Loreley Rock | © Romantischer Rhein Tourismus GmbH

Myth & Legend

On the trail of the first Rhine tourists

Sometimes natural beauty takes a little longer to be discovered.

And the Rhine was just such a case. The river is truly at its most beautiful on the stretch between Unkel/Remagen and Bingen/Rüdesheim. Large numbers of people have been moving through the Middle Rhine Valley ever since Roman times, because the river has always been the main transit axis linking northern and southern Europe. Merchants, pilgrims, travellers and great armies have all passed this way. The striking landscape formations and picturesque townscapes must have been seen by hundreds of thousands of people in the Middle Ages, but they inspired little enthusiasm back then. Even the sight of the fabulous Loreley rock was more likely to bring an anxious prayer to the lips of the people of those times, than awed sighs of amazement. After all, this was the Rhine’s narrowest point and navigating past its treacherous rocks in one piece was no easy matter.

The “breakthrough” didn’t come until Romantic poets such as Friedrich Schlegel introduced a new perspective. In 1801, Clemens Brentano created what is probably the most famous of the Rhine myths with his poem "Zu Bacharach am Rheine", the story of the beautiful but tragic enchantress Lore Ley.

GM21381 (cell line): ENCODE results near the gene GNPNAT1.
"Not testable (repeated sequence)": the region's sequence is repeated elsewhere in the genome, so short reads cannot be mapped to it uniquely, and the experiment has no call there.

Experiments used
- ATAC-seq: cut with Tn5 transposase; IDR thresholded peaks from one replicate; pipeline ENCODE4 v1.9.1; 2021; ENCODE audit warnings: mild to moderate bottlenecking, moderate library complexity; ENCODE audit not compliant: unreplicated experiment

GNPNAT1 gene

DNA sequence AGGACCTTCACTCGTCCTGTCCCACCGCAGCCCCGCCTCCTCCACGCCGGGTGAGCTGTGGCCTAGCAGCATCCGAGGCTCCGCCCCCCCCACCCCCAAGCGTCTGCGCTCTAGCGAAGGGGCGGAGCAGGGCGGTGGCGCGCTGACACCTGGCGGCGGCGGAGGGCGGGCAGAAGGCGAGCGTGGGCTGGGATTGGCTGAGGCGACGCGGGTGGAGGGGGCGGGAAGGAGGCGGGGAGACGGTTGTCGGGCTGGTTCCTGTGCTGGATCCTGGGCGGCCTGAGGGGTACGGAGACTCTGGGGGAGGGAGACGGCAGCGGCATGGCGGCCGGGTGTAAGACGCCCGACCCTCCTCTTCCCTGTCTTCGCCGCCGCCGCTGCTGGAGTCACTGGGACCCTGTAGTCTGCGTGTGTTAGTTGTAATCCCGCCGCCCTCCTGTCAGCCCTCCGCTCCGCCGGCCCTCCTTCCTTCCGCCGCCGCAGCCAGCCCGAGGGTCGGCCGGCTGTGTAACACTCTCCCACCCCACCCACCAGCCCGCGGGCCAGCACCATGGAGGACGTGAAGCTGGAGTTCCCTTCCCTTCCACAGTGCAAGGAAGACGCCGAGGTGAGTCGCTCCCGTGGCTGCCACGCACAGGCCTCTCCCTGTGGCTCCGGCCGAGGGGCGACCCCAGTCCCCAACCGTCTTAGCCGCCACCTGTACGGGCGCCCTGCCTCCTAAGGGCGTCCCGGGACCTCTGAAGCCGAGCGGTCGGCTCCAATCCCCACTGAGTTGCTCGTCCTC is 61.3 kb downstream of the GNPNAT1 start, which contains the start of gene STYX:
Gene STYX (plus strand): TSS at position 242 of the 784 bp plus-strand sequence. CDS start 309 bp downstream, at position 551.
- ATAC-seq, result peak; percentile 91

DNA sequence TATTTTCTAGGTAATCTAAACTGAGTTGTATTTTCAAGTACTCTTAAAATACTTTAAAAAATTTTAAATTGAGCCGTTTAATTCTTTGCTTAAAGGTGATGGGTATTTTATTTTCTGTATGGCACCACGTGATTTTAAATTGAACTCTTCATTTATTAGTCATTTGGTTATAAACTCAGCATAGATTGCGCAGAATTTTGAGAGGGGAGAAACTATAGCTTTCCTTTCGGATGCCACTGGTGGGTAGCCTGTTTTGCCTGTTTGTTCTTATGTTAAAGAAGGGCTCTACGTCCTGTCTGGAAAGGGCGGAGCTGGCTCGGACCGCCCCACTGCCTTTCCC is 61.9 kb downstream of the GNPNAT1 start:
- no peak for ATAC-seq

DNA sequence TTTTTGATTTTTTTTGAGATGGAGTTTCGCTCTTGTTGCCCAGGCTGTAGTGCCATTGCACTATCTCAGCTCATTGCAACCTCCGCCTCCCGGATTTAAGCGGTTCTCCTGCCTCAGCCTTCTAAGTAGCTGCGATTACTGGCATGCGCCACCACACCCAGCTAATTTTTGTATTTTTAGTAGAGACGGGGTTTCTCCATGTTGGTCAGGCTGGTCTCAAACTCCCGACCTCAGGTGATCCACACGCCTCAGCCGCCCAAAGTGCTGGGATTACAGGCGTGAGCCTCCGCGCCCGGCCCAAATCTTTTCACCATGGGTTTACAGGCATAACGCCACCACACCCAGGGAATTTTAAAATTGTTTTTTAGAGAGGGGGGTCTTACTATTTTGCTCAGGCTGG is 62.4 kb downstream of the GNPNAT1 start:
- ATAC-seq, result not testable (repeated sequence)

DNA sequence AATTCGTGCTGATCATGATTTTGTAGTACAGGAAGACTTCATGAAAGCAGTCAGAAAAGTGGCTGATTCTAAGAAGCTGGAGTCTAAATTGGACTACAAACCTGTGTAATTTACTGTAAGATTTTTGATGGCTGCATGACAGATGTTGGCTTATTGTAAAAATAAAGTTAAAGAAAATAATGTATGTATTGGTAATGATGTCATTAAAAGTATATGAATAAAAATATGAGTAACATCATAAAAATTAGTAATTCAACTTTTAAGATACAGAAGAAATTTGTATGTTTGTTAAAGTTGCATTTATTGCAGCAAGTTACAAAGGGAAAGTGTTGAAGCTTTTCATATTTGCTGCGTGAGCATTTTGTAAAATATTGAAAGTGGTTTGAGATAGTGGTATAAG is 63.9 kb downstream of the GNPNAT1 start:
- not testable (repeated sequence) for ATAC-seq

The Middle Rhine had none of the idyllic scenes and cultivated landscapes which were so highly regarded in the Baroque Age. Instead it offered original, unspoilt nature, which was what the Romanticists yearned for.

This romantic view of the Rhine was soon shared by artists, too. Christian Georg Schütz the Younger and William Turner painted what the public (heavily influenced by the Romantic novelists of the day) wanted to see: wild, rugged Rhenish landscapes with solitary ruined castles perched atop steep cliffs.

Besides the artist William Turner, this new fascination with the Rhine attracted other visitors from the British Isles: Lord Byron, for example. After the French ‘Continental Blockade’ was lifted, British aristocrats were once more able to go on the ‘grand tour’ of Europe.

The romantic fascination with the Rhine led to the development of Rhine tourism, which reached unprecedented levels when a regular steamboat service was introduced in 1827. By the mid 19th century, about 1 million visitors per year were enjoying the sights from on board a Rhine steamer.

It’s still possible to capture and experience the spirit of Rhine Romanticism at many places along the Middle Rhine. There’s the chance to get a more in-depth look at the subject at the Museum am Strom’s permanent exhibition in Bingen, for example, the exhibition at the Stadtmuseum in Oberwesel and the interactive exhibition at the Romanticum in Koblenz.


Rhine Romanticism